Edward was apprehensive about having to go to an Approved Premises, also known as a ‘hostel’. What he’d read about them had been far from encouraging but in Edward’s case, the hostel was also a long way from home making it difficult to re-build his relationship with his wife, family and friends.


After serving 10 years in prison (2/3rd’s of a 15 year sentence) I was due for automatic release on a 15 month licence last month. During my entire incarceration I have maintained my innocence of the historic allegations for which I was convicted at the age of 69. I’m now 79 with serious health problems which I didn’t have before I was sent to prison.

As I was nearing my release date, my Offender Manager stated in his report that I would need to reside in Approved Premises (a hostel) which were just a bus ride away from my home. This would have been absolutely fine as it would have meant that I’d still have had the support of my wife and friends as well as access to my GP, dentist and optician. In fact there would be very little change to what was in place prior to my going to prison.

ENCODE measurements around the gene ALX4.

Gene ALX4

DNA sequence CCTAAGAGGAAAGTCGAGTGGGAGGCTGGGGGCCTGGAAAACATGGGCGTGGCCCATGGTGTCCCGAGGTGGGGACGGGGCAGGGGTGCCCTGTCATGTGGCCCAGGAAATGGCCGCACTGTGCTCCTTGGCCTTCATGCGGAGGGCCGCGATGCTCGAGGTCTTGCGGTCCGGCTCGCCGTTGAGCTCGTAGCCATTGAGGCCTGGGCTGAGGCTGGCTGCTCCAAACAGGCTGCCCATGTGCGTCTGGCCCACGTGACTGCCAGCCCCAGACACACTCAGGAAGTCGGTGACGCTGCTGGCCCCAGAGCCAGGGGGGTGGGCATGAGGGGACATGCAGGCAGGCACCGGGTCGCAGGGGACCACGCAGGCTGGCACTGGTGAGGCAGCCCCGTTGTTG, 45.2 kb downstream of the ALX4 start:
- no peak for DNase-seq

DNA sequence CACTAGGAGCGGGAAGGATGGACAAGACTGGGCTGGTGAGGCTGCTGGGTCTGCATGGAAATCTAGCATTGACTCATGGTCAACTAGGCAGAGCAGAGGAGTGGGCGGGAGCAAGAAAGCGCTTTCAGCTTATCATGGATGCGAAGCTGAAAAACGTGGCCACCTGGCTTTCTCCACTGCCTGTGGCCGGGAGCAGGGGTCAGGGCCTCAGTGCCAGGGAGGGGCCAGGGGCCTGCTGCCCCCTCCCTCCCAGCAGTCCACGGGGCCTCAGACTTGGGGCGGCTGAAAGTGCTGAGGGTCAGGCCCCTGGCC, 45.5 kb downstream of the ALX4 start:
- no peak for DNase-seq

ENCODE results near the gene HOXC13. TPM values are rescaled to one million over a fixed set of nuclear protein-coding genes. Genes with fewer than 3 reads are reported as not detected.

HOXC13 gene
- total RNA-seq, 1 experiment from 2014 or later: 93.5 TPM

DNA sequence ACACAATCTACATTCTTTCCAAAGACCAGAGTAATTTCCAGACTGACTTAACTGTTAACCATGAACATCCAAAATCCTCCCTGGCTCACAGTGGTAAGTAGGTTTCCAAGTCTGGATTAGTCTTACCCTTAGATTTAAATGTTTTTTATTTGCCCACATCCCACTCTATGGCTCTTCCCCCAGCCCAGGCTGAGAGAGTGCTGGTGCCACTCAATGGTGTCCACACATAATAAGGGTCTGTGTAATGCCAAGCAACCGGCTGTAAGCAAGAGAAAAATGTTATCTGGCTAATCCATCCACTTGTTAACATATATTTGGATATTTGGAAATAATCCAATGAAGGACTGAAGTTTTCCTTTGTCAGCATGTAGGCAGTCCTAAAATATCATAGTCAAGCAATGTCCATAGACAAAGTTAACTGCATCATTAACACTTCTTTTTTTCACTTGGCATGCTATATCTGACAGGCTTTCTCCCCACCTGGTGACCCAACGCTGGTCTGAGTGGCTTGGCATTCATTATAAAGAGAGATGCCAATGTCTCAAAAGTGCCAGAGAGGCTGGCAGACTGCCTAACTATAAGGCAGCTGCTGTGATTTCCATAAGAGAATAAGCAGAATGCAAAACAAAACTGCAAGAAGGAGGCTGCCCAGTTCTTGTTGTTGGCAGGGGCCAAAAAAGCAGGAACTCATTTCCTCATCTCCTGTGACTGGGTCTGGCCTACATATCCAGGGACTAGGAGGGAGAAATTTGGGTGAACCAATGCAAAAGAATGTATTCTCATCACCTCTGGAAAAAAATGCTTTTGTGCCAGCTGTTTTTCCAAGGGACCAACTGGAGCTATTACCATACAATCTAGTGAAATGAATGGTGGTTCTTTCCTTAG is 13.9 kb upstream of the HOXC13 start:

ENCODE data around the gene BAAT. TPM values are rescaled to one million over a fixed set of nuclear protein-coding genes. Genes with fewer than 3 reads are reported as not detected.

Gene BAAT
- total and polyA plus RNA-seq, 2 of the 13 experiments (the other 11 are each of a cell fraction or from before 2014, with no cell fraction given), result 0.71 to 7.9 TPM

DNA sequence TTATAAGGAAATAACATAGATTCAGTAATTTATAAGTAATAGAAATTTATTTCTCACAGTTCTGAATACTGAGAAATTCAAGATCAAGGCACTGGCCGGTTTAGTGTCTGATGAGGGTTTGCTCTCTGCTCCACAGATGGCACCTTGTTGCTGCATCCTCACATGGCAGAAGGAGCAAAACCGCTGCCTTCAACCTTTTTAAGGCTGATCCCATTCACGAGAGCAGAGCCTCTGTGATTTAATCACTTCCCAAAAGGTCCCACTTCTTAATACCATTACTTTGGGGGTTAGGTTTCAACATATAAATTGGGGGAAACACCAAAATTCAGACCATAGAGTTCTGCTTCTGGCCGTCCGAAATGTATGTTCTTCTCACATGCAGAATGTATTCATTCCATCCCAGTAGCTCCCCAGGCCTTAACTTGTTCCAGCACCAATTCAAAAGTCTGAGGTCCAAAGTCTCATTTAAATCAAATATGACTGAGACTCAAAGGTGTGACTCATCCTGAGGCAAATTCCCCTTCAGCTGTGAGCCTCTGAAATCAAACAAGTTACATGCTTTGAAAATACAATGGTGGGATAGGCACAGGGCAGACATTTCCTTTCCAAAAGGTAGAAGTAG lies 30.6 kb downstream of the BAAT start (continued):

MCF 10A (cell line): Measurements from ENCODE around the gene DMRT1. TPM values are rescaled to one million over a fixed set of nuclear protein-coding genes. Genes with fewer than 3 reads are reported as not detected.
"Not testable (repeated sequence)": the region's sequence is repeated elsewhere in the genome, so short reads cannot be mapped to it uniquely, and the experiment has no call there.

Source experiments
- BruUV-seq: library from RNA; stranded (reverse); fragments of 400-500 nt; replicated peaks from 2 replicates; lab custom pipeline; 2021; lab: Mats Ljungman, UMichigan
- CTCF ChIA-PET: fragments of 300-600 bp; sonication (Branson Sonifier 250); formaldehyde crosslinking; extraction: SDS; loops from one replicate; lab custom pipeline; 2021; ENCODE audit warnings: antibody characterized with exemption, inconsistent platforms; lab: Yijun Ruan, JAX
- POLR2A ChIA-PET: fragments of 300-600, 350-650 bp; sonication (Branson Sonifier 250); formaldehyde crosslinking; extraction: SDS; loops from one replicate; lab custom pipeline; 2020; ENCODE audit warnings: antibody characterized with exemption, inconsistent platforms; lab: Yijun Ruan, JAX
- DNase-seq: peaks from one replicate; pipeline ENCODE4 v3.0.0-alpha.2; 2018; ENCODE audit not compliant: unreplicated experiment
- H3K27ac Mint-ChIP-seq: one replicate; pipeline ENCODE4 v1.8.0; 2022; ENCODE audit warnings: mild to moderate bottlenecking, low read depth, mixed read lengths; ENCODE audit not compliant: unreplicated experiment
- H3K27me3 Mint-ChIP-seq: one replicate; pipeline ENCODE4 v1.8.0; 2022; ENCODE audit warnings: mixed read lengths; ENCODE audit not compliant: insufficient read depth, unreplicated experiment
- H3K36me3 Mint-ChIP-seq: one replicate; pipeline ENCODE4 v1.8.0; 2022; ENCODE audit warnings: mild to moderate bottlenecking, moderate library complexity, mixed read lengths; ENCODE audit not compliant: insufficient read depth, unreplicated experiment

My wife and I own our own home and we’d envisaged that we would still be able to be together for most of the day and that I would return to the hostel each night. This, unfortunately, was not to be.

On the day before my release, I was asked to attend a meeting where I was told what my licence conditions were going to be. I was horrified to discover that the Approved Premises that I thought I was going to had been changed and I would now be staying in one which was over 50 miles from my home.

On signing my release papers, I was told that I had to be there at 3pm despite not being able to leave the prison until 11am. It was made very clear to me that if I failed to get there on time, then I would be in breach of my licence and subject to recall. I’m certain I wouldn’t have got to the hostel on time (or even known how to get there) by myself. My wife (also in her 70’s and not confident in driving on motorways) drove to the prison, waited over 2 hours for me to be released and then drove me to the hostel. It was a dreadful journey, both because of the volume of motorway traffic and the fact that we had no idea where we were going.

On our eventual arrival at the hostel (only 40 minutes late) my wife wasn’t even allowed through the door but had to get straight back in the car and do the return journey alone.

That was on the Tuesday. On Thursday and again on Saturday, my wife travelled to the hostel again as she was really worried about me. This time she came by train to avoid the long drive but with two trains to catch it’s still a 2.5 hour journey each way and, of course, we have to consider the cost. She’s not going to be able to do this too often.